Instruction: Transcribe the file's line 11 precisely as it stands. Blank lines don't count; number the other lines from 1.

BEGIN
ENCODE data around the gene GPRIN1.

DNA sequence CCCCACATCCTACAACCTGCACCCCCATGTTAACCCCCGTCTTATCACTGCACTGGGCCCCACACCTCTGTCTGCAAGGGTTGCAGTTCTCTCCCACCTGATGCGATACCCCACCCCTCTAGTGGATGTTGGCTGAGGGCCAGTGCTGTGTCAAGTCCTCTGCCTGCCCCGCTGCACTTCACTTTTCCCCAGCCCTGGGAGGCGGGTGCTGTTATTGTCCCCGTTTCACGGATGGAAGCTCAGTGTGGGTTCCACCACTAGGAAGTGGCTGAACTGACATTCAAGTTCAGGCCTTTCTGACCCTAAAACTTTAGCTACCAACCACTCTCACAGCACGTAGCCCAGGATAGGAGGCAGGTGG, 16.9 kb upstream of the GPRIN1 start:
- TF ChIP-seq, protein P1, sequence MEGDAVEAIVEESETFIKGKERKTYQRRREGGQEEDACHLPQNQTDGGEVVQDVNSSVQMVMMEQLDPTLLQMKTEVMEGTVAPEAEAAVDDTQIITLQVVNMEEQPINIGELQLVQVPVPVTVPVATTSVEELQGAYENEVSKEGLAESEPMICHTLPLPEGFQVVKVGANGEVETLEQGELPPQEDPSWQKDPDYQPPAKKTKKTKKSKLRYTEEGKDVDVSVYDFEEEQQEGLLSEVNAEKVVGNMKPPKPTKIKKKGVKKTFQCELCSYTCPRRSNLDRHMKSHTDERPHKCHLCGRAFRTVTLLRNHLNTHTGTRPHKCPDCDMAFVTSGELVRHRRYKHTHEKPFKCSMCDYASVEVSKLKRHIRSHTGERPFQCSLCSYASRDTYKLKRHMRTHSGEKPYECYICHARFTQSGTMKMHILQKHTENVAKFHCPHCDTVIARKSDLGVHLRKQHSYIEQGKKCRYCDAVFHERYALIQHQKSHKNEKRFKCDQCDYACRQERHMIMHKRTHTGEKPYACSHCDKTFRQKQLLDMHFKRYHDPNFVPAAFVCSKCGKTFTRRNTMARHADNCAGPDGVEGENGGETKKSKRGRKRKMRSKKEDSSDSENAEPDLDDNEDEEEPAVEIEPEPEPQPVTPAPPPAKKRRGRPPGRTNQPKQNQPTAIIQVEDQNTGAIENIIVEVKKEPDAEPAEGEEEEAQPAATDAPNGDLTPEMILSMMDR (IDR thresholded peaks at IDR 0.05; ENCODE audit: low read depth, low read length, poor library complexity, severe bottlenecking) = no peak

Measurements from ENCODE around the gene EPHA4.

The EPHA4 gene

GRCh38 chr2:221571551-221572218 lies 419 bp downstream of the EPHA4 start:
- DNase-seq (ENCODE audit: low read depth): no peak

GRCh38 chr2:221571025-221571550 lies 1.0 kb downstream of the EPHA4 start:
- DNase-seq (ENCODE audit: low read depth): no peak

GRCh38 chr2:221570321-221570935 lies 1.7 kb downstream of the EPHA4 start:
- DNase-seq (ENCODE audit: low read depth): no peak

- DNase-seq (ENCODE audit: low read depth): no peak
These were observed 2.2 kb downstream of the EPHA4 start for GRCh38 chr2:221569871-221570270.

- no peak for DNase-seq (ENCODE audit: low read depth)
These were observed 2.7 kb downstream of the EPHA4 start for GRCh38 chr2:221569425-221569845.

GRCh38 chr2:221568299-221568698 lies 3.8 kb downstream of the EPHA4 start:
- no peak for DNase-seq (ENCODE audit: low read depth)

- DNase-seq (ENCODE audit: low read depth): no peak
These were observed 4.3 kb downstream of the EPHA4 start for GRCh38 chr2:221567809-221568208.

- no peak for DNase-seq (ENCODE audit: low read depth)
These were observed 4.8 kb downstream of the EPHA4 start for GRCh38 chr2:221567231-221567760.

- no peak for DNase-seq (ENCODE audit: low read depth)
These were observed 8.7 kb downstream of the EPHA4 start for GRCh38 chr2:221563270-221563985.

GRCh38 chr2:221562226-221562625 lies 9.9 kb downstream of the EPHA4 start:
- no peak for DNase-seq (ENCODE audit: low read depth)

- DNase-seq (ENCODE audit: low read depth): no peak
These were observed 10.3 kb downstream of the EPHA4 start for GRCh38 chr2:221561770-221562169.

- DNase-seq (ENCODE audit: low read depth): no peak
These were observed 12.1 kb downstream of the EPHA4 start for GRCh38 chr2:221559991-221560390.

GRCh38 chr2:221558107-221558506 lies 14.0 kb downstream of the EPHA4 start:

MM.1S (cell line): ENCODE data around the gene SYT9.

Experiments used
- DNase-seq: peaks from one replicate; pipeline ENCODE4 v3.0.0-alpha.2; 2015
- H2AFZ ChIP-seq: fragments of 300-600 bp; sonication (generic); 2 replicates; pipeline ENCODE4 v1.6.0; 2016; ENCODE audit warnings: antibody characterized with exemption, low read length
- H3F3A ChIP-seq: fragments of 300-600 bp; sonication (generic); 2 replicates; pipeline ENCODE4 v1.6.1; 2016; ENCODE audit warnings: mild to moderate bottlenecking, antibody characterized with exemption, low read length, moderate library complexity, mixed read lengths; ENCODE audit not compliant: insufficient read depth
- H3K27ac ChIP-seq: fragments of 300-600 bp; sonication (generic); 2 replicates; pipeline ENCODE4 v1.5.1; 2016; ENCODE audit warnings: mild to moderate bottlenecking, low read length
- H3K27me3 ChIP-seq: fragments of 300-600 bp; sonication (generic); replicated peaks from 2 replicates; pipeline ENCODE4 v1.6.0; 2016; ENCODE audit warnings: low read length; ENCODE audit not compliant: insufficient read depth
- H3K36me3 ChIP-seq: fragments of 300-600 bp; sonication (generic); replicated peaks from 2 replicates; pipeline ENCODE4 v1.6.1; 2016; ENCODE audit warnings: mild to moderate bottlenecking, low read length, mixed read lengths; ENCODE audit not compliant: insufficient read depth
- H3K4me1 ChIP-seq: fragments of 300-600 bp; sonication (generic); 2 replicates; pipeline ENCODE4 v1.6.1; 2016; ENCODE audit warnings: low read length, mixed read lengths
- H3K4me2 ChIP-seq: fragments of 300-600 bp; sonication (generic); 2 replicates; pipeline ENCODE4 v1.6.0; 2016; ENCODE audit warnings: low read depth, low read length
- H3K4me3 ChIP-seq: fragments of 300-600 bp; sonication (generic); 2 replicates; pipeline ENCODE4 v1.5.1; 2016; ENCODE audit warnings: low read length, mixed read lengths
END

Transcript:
- DNase-seq (ENCODE audit: low read depth): no peak